46. The apparatus of claim 39 wherein each reagent strip support device of the reagent dispensing system comprises a reagent conduit for enabling delivery of reagent from the reagent strip supported thereon.
47. The apparatus of claim 46 wherein the reagent conduit comprises a heating device for heating the reagent delivered therethrough.
48. The apparatus of claim 1 wherein the slide support element is manually movable into or out of the reaction compartment.
49. The apparatus of claim 1 comprising a power source comprising AC, DC, solar, pneumatic, or steam.
50. The apparatus of claim 1 wherein each of the plurality of reaction compartments comprises a plurality of processing components which are independently movable.
51. The apparatus of claim 1 further comprising a plurality of independently operable aspiration devices.
52. The apparatus of claim 1 further comprising a plurality of independently operable reagent conduits.
53. The apparatus of claim 1 further comprising a plurality of independently operable rinse ports.
54. The apparatus of claim 1 further comprising a plurality of independently operable vacuum ports.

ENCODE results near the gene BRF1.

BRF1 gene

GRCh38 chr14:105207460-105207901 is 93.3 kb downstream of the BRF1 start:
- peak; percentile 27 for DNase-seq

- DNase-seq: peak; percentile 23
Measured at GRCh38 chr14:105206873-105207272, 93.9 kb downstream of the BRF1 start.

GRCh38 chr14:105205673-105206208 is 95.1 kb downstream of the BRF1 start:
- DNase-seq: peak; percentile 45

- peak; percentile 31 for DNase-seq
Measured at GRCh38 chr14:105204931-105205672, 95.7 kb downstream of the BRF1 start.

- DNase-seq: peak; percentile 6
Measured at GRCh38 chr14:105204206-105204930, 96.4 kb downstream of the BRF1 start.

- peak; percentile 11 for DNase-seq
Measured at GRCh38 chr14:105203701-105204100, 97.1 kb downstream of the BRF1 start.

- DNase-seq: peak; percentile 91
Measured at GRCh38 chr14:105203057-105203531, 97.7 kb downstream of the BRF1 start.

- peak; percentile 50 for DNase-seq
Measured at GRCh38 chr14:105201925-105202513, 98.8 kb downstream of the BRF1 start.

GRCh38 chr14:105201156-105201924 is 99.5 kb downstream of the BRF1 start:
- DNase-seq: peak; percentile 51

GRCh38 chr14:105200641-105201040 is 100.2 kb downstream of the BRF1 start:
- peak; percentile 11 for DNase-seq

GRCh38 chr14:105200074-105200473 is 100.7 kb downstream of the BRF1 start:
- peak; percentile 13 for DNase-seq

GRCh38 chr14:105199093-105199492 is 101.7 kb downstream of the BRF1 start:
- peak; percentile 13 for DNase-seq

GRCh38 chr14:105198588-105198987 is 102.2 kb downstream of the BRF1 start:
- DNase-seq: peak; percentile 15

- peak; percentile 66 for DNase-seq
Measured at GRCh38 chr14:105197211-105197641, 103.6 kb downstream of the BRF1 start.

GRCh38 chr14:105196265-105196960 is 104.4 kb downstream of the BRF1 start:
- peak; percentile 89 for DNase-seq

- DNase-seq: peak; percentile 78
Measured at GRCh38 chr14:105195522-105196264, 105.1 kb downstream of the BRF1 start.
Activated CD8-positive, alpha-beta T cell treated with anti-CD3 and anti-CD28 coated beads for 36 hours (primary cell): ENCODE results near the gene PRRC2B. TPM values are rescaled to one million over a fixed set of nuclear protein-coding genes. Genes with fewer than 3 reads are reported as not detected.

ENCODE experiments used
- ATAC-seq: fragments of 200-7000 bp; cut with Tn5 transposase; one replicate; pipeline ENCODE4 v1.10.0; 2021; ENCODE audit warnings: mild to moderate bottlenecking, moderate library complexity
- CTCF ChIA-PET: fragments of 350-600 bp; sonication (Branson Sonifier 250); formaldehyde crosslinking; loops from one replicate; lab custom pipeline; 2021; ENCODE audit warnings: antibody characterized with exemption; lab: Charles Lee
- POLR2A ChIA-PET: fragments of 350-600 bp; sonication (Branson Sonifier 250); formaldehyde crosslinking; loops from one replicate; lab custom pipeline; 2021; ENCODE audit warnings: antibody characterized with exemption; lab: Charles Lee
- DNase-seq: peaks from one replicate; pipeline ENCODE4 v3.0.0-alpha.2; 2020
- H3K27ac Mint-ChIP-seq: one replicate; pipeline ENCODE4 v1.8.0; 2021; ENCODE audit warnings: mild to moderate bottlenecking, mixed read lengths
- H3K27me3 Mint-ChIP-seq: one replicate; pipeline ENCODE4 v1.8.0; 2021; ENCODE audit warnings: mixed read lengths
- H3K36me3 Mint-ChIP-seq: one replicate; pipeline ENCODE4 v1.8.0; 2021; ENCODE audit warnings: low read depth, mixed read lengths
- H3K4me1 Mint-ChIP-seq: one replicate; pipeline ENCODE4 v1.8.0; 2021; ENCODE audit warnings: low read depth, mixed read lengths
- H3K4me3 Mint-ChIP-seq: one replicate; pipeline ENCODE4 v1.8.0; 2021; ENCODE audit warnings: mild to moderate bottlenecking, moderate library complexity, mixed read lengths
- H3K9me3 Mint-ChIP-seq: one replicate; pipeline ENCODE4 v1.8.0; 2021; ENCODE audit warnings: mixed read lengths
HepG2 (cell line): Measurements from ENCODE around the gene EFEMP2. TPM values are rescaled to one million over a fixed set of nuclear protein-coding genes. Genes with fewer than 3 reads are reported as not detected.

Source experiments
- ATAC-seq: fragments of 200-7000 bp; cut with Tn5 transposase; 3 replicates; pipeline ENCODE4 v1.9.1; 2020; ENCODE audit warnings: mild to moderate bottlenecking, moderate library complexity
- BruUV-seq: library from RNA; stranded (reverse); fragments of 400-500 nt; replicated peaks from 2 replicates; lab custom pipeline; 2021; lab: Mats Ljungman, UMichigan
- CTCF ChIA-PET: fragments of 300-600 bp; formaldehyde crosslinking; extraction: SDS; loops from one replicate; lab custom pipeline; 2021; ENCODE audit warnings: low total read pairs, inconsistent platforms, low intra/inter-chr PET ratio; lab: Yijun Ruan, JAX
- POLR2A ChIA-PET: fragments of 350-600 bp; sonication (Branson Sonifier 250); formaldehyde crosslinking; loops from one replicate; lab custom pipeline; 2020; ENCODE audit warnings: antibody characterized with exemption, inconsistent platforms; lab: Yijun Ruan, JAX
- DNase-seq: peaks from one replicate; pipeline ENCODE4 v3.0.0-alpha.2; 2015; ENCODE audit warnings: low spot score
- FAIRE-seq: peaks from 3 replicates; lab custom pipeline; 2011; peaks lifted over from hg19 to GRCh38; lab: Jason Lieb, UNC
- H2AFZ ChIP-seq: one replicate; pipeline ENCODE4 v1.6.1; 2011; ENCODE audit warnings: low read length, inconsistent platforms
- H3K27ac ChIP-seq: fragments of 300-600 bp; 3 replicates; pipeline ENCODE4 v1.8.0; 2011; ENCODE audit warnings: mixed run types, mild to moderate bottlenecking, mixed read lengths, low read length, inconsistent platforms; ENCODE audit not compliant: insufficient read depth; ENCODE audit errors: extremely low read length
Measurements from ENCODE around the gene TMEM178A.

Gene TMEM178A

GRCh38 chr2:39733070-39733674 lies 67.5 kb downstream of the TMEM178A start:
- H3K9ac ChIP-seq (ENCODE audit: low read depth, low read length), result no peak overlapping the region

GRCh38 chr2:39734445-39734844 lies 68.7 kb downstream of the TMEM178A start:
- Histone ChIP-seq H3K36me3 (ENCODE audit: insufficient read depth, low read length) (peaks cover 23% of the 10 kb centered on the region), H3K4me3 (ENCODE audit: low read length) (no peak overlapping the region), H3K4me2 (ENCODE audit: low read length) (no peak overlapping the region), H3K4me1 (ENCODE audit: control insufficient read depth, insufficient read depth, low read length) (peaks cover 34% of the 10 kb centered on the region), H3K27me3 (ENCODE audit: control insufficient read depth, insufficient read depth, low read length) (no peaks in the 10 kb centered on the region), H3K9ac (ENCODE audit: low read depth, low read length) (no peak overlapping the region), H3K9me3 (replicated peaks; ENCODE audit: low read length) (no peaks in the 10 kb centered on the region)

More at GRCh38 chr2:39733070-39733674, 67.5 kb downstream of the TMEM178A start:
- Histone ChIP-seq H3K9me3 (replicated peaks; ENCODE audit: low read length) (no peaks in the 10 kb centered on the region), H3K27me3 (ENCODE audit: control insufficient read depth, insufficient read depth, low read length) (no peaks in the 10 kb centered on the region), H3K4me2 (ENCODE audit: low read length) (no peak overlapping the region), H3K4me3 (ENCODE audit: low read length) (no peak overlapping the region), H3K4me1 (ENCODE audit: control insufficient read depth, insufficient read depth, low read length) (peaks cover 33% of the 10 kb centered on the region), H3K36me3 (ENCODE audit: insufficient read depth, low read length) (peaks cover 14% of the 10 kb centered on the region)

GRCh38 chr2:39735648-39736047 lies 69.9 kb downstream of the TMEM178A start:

55. The apparatus of claim 1 further comprising a plurality of independently operable drainage ports.
56. The apparatus of claim 1 further comprising a plurality of independently operable mixing jets.
57. The apparatus of claim 1 further comprising a plurality of independently operable air cooling ducts.
58. The apparatus of claim 1 further comprising a plurality of independently operable liquid cooling ducts.
59. The apparatus of claim 1 wherein when the slide support element is moved to a position within or adjacent the reaction compartment, the biological specimen on the microscope slide on the slide support element is positioned within the inner space of the reaction compartment.